Where to buy good bottled beer?

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Will Borgeson

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Dec 12, 1996, 3:00:00 AM12/12/96
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John S. Watson - FSC (wat...@pioneer.arc.nasa.gov) wrote:

: The only other thing I can advise you do it learn to make you own.

Another fun way to go is the 16 oz cans of Guinness, Murphy's, and
one other brew whose name escapes me (it is a British pale ale with a nice
flavor). These have a very draft-like effect, and light can't get to
them.

Will

Ken Papai

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Dec 12, 1996, 3:00:00 AM12/12/96
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(Jim Hunt) writes:

>|> Another fun way to go is the 16 oz cans of Guinness, Murphy's, and
>|> one other brew whose name escapes me (it is a British pale ale with a nice
>|> flavor). These have a very draft-like effect, and light can't get to
>|> them.
>|>
>|> Will

>Except these cans don't have beer in them. Or even stout. Read the label,
>Guiness sells stout; but what goes in those cans, as properly labelled on
>the outside, is "Pasteurized Stout". Guiness refuses to call it stout after
>it has been boiled.

First of all it's Guinness. 2ndly, Guinness invented the widget
in those 14.x oz. cans. Guinness is PROUD of their canned version
of on-tap Guinness. Guinness is merely calling att'n to
the fact they flash-pasteurize the beer in the can.
--
Ken Papai -Racer 5- Wannabee
Marin County, California [subliminal ad for Bear Republic here]
kpa...@rahul.net 5+++ Support your LOCAL microbrewer
http://www.rahul.net/kpapai/ Northern California Brewpub FAQkeeper

Jim Hunt

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Dec 12, 1996, 3:00:00 AM12/12/96
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|> Another fun way to go is the 16 oz cans of Guinness, Murphy's, and
|> one other brew whose name escapes me (it is a British pale ale with a nice
|> flavor). These have a very draft-like effect, and light can't get to
|> them.
|>
|> Will

Except these cans don't have beer in them. Or even stout. Read the label,
Guiness sells stout; but what goes in those cans, as properly labelled on
the outside, is "Pasteurized Stout". Guiness refuses to call it stout after
it has been boiled.

Boiled beer is spoiled beer.

--
Jim Hu...@mti.sgi.com Of course, that's just my opinion, I could be wrong.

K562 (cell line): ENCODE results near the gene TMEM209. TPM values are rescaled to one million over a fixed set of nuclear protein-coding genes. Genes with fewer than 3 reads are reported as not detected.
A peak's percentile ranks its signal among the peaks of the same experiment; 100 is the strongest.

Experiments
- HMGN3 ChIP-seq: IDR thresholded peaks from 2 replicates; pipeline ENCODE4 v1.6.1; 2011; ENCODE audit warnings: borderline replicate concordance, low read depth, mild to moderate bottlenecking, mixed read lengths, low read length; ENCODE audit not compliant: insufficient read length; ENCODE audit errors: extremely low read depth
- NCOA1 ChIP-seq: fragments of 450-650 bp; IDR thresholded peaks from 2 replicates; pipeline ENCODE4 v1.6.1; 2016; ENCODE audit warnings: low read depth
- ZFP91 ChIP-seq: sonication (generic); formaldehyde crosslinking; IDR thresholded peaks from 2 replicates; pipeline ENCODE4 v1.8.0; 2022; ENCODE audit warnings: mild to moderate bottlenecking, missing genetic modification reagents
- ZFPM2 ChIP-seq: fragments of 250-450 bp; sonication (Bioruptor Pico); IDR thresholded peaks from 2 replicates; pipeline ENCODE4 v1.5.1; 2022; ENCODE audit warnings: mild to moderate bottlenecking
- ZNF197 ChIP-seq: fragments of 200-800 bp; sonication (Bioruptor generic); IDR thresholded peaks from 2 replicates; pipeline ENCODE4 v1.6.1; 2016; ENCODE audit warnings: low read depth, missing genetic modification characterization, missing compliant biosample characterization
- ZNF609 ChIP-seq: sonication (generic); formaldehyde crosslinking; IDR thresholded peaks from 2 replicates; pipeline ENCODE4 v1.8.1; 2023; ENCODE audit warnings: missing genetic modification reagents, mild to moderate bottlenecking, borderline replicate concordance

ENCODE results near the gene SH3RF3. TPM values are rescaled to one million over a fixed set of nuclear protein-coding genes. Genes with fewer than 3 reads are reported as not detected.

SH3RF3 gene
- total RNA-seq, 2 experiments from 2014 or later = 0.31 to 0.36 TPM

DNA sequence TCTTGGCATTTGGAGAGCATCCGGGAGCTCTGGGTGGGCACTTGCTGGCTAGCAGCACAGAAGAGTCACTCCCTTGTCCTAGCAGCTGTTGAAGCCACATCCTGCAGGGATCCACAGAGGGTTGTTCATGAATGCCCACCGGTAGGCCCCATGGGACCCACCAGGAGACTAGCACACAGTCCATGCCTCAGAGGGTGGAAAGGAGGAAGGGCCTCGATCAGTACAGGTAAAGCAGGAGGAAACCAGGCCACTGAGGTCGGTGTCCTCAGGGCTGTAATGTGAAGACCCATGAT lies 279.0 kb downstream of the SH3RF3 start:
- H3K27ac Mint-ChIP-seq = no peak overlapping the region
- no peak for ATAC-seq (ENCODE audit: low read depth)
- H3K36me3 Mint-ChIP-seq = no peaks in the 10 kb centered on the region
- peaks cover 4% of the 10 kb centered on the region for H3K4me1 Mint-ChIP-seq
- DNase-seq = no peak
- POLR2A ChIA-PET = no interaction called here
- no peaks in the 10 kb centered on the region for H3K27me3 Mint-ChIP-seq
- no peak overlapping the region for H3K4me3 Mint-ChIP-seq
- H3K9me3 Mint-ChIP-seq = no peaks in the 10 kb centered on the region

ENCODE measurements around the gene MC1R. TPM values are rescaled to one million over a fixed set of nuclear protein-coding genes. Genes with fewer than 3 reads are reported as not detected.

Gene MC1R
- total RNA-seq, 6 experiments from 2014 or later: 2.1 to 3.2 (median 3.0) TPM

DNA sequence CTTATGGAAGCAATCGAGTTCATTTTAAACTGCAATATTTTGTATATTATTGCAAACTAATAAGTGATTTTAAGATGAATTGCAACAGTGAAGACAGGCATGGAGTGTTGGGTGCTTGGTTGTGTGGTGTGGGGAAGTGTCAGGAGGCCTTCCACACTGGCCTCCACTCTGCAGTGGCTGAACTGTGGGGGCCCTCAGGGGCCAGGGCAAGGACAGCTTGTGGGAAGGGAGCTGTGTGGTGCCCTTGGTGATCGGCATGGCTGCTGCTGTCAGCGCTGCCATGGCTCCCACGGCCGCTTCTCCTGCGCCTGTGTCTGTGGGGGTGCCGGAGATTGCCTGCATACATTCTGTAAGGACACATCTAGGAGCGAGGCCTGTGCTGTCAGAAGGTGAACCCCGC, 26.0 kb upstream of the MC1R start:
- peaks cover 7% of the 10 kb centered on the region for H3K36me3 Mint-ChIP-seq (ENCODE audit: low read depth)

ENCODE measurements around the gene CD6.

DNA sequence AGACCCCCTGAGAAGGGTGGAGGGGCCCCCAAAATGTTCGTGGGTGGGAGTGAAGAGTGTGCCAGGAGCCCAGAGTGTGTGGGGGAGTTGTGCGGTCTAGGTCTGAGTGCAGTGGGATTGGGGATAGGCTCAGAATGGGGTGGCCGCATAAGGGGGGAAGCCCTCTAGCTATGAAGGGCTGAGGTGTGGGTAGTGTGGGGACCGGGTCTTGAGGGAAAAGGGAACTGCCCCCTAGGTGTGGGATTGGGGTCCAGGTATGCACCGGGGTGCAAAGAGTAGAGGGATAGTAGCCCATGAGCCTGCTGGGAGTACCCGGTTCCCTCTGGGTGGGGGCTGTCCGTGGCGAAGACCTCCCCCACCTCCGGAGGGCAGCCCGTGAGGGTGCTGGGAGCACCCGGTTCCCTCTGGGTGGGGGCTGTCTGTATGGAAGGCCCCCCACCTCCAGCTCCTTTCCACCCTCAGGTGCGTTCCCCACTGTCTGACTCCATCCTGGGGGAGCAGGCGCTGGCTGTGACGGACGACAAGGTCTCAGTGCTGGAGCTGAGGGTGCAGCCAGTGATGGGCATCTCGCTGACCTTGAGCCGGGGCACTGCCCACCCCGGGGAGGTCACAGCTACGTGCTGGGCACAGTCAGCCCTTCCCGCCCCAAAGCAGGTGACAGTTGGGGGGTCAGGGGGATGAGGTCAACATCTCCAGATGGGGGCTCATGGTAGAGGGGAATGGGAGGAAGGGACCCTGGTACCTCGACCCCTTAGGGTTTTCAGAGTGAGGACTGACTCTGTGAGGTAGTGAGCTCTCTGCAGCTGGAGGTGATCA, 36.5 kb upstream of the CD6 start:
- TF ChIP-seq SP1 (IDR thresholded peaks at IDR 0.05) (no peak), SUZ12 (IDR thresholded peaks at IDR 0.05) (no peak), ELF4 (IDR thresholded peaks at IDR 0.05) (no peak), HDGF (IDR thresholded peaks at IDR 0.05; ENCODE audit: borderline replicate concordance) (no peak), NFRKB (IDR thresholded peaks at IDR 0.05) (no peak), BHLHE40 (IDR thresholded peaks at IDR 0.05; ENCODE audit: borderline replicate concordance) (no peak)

Will Borgeson

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Dec 14, 1996, 3:00:00 AM12/14/96
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Ken Papai (kpa...@rahul.net) wrote:

: First of all it's Guinness. 2ndly, Guinness invented the widget


: in those 14.x oz. cans. Guinness is PROUD of their canned version
: of on-tap Guinness. Guinness is merely calling att'n to
: the fact they flash-pasteurize the beer in the can.

Right, 14.9 oz, at least that's what the Murphy's can in front of
me says. Thanks Ken, I had been wondering why they don't quite fill a
pint glass. It looks like a 16 oz can, so I guess that widget displaces
around an ounce. The can also says Murphy's Irish Stout. I don't have a
Guinness can on hand at the moment, but am not much worried about what
they call it. All I know is that it tastes *real* similar to what comes
out of a Guinness stout tap that is very carefully maintained, and better
than what comes out of a poorly maintained one. Since I can take home 4
of these near-pints of, to me, very tasty stout for $6, it's one of the
many brews I like. It blows the doors, IMHO, off the Guinness that comes
in a bottle. Whether or not it's been flash-pasteurized isn't all that
important to me, nor am I purist enuff to care whether a draft pint is
hand-pumped or moved via gas. I'm beginning to wonder who is more
opinionated - the brew crowd or the wine crowd. I enjoy (what I perceive
to be) good brew, wine, sodapop and fruit juice, but am not all that
serious about it...might detract from the fun involved. I think the folks
at Guinness have good reason to be proud of what they pack in the big
cans, and of the process they came up with.

Will


Jim Hunt

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Dec 16, 1996, 3:00:00 AM12/16/96